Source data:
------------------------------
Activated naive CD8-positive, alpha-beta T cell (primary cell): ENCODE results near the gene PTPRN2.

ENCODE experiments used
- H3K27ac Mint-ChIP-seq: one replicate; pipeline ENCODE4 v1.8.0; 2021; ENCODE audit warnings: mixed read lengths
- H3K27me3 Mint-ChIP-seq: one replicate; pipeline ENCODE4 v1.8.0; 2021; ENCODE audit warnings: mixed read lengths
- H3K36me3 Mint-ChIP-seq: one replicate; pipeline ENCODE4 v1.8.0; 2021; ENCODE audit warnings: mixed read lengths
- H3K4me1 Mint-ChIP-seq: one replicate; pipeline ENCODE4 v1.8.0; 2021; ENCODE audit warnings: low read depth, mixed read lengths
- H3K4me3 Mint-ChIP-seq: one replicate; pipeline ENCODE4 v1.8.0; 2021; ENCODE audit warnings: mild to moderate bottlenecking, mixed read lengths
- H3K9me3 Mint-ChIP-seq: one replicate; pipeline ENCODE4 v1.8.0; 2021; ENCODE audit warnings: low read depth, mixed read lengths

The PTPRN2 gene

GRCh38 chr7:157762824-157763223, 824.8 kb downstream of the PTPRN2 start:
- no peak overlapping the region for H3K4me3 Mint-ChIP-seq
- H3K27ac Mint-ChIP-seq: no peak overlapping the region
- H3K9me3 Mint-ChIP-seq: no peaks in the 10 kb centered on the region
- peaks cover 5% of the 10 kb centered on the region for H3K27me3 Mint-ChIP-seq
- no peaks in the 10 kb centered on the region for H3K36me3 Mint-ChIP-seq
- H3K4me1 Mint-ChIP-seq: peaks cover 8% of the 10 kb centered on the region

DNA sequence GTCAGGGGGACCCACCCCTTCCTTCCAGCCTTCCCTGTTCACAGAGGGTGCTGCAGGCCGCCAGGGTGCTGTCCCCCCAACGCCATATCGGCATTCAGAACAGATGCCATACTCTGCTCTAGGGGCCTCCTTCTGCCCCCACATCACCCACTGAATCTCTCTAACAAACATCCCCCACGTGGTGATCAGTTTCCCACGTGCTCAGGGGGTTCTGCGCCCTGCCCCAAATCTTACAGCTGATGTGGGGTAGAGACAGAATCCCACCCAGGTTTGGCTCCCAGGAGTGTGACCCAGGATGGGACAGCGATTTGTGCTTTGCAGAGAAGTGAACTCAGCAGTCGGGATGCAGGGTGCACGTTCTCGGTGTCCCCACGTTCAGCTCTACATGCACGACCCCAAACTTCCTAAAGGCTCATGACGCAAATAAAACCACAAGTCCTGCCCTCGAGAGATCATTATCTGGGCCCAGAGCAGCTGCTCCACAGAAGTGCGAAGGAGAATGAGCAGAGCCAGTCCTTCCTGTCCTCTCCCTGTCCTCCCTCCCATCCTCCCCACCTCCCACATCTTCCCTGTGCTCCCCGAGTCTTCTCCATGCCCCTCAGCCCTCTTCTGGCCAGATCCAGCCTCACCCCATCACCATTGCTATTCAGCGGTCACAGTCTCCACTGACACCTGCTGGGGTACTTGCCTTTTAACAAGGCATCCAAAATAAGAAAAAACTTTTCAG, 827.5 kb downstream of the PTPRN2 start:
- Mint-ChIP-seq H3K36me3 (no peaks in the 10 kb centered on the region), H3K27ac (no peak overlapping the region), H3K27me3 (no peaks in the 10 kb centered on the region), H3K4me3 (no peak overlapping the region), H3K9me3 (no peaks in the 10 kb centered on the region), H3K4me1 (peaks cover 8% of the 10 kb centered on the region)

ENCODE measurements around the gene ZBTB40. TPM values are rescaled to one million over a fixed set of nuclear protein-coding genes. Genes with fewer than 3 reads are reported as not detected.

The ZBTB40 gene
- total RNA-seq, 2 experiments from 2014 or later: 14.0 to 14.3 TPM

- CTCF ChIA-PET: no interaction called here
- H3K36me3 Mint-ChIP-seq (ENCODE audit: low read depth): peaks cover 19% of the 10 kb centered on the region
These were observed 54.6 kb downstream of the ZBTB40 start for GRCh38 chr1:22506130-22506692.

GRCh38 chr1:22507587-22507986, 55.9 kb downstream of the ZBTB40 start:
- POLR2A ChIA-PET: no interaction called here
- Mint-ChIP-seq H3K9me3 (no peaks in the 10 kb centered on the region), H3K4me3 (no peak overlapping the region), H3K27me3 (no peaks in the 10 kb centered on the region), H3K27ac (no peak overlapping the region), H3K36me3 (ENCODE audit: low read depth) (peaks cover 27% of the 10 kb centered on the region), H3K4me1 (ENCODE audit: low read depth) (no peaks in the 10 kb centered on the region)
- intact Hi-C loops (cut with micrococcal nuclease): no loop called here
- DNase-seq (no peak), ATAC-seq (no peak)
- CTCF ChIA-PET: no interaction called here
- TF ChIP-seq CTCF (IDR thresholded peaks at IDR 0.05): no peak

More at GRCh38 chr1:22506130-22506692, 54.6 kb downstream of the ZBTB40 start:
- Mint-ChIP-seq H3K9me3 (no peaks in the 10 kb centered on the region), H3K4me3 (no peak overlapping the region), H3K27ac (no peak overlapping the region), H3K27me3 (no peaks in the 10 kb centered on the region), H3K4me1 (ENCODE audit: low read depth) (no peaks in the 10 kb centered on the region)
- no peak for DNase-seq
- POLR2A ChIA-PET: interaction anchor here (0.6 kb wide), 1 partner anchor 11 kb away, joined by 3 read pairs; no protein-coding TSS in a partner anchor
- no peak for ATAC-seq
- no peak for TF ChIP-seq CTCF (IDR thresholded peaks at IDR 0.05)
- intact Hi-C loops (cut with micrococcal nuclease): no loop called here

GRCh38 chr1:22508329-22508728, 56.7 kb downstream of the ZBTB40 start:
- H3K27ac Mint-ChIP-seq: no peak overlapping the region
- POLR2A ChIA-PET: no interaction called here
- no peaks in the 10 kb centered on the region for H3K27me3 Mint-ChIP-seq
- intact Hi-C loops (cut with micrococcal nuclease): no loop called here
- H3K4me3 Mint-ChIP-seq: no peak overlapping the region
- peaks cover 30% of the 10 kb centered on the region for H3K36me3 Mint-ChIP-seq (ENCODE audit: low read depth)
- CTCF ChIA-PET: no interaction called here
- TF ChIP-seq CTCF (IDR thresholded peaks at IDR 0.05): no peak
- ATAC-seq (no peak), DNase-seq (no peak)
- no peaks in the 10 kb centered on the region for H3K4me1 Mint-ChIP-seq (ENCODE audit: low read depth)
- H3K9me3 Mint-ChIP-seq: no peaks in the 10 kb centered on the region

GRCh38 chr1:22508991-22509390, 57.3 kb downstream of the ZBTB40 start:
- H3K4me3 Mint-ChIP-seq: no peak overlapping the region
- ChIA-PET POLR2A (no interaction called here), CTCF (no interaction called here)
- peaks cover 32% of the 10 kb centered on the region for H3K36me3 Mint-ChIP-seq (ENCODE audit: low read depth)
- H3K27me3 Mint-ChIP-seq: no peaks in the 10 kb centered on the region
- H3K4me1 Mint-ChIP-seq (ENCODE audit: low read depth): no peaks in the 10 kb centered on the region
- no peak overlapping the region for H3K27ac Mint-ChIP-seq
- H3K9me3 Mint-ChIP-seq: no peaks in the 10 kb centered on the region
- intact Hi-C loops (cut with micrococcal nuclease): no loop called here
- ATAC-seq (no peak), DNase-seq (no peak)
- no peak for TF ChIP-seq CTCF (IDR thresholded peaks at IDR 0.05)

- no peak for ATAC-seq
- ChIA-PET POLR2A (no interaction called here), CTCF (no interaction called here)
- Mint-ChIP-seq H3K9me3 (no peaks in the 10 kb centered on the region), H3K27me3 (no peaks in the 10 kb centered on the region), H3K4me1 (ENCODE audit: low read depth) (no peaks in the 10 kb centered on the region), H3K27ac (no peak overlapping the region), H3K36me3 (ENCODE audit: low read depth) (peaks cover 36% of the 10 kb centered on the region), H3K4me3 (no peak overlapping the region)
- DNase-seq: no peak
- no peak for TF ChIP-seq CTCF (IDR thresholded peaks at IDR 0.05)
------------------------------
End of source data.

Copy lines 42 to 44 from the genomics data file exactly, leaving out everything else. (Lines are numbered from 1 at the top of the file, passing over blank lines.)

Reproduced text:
- no peaks in the 10 kb centered on the region for H3K27me3 Mint-ChIP-seq
- intact Hi-C loops (cut with micrococcal nuclease): no loop called here
- H3K4me3 Mint-ChIP-seq: no peak overlapping the region